An edge-emitting laser (EEL) is a type of semiconductor laser that emits light in a plane parallel to the junction of the chip. It is an important component in fiber optic cables because it can be used to transmit light signals over long distances. The EEL is used to convert electrical signals into light signals, which are then transmitted through the cable. The laser is usually mounted on a chip and is usually enclosed in a protective housing.
The edge-emitting laser is made up of a variety of components, such as an active layer, a cladding layer, and a waveguide. The active layer is typically made from a semiconductor material and is responsible for emitting laser light. The cladding layer is typically made from an insulating material and helps to reduce the amount of light leakage. The waveguide, which is usually made of glass or plastic, is responsible for guiding the light signal along the length of the cable.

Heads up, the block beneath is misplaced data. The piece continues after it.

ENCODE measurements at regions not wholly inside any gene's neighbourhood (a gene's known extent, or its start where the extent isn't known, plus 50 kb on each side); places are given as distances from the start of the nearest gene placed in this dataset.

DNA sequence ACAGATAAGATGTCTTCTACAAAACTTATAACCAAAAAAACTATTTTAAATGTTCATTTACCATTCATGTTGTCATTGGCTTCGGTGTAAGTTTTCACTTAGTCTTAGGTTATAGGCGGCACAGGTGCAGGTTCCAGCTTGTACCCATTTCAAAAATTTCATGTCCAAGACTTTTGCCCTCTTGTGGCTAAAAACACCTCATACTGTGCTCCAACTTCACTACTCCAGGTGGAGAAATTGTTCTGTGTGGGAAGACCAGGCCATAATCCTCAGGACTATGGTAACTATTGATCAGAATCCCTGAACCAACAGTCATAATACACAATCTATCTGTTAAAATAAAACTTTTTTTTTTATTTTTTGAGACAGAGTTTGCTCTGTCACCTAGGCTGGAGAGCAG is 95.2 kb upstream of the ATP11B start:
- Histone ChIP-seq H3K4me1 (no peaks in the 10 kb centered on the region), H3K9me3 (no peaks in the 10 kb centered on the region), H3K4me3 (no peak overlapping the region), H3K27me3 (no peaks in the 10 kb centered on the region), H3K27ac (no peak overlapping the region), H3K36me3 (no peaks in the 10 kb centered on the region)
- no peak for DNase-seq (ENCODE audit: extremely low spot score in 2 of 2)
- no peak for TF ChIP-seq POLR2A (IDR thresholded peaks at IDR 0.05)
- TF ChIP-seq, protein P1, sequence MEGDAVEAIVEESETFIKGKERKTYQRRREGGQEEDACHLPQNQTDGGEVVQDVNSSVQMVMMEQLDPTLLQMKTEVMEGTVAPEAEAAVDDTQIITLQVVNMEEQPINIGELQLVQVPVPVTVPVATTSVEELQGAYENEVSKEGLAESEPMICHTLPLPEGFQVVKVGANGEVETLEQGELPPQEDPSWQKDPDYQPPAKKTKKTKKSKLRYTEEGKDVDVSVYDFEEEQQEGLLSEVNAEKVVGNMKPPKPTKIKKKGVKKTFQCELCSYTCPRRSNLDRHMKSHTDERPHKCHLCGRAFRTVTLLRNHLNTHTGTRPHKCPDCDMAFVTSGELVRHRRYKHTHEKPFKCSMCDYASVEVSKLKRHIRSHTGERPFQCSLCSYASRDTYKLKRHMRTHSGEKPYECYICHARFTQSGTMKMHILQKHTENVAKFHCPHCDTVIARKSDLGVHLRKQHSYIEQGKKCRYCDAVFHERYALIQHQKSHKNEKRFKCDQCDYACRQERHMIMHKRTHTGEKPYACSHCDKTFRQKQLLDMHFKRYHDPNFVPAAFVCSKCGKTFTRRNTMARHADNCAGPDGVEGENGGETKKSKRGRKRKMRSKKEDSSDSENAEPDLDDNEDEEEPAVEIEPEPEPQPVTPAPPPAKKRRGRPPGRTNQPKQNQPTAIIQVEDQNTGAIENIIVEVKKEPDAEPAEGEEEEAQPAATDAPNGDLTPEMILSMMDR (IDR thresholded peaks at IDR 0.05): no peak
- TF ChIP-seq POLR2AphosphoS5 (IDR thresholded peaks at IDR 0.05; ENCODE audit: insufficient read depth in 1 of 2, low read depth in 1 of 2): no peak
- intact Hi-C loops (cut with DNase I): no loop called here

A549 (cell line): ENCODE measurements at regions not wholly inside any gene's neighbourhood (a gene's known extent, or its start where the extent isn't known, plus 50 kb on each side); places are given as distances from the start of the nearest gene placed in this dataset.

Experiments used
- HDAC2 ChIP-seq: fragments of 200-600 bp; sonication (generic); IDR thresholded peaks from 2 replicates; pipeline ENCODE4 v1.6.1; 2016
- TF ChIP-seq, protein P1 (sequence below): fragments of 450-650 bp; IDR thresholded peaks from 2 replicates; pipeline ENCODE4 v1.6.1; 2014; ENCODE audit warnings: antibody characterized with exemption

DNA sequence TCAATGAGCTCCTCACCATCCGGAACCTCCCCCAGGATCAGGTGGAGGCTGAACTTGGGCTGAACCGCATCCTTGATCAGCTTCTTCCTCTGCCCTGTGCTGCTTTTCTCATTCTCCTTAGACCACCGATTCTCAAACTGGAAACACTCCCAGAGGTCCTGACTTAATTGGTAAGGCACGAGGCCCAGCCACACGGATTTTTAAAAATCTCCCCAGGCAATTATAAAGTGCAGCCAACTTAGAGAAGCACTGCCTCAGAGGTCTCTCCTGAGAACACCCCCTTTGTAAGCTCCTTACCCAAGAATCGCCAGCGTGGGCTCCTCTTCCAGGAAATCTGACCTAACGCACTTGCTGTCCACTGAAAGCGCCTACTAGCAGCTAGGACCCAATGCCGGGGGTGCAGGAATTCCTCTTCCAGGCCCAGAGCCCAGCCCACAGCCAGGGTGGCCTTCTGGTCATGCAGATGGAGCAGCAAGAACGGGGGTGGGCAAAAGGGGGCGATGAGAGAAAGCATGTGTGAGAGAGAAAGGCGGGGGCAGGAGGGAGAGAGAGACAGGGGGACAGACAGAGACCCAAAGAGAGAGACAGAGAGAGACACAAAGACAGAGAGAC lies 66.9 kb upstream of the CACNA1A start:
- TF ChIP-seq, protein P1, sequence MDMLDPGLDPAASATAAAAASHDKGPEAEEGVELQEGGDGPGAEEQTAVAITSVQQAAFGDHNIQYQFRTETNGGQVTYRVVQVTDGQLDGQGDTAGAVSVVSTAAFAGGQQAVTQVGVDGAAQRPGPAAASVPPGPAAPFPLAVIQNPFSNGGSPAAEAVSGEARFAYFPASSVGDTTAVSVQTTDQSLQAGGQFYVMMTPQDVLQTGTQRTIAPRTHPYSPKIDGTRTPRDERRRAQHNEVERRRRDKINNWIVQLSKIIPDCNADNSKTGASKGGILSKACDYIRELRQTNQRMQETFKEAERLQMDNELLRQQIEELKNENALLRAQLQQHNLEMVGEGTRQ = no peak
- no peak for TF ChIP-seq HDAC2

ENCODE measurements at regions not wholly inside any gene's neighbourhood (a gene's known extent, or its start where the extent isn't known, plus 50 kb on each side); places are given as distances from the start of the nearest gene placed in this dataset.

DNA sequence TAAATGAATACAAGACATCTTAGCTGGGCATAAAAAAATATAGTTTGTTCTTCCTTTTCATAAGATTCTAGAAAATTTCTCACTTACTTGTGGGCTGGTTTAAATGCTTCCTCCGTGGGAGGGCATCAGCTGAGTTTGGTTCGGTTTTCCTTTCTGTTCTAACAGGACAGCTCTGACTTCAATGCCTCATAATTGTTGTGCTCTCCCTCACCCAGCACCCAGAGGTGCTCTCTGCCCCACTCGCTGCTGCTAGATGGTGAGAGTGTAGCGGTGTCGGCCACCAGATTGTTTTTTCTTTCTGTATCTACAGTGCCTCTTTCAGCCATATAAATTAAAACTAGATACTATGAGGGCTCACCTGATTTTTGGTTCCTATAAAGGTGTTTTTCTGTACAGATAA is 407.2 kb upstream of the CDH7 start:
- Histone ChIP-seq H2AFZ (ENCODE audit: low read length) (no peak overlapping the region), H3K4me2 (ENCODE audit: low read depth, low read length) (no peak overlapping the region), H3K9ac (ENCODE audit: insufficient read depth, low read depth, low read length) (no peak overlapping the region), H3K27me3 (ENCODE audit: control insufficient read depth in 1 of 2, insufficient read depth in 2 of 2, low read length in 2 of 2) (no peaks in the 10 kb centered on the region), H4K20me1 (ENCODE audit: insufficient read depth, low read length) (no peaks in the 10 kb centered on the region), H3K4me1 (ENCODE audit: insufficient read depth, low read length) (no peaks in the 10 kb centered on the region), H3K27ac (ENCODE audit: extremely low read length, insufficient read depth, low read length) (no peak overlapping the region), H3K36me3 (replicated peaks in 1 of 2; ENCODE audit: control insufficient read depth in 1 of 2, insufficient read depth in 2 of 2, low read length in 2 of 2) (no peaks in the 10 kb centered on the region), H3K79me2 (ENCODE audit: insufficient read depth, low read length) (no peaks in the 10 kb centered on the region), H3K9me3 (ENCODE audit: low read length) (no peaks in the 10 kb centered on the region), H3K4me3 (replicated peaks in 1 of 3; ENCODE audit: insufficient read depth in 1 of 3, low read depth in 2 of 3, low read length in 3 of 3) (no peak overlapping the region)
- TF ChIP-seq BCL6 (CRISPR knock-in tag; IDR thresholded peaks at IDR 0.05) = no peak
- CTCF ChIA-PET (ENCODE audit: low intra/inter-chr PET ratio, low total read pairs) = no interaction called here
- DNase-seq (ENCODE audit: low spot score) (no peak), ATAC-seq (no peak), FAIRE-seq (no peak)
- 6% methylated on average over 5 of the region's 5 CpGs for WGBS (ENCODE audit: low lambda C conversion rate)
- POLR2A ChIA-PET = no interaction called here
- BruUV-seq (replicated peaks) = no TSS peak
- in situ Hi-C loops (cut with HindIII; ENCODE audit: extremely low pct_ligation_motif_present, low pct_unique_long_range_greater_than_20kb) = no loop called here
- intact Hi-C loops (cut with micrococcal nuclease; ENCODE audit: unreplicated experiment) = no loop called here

When the electrical signal is sent to the edge-emitting laser, it is converted into a light signal and travels along the waveguide in the cable. As the light signal passes through the cable, the waveguide helps to minimize the amount of light loss. The light signal is then received by the receiver on the other end of the cable, which then converts it back into an electrical signal.
Edge-emitting lasers are important components of fiber optic cables because they enable the transmission of light signals over long distances. They are also durable and reliable, making them well-suited for use in a wide range of applications.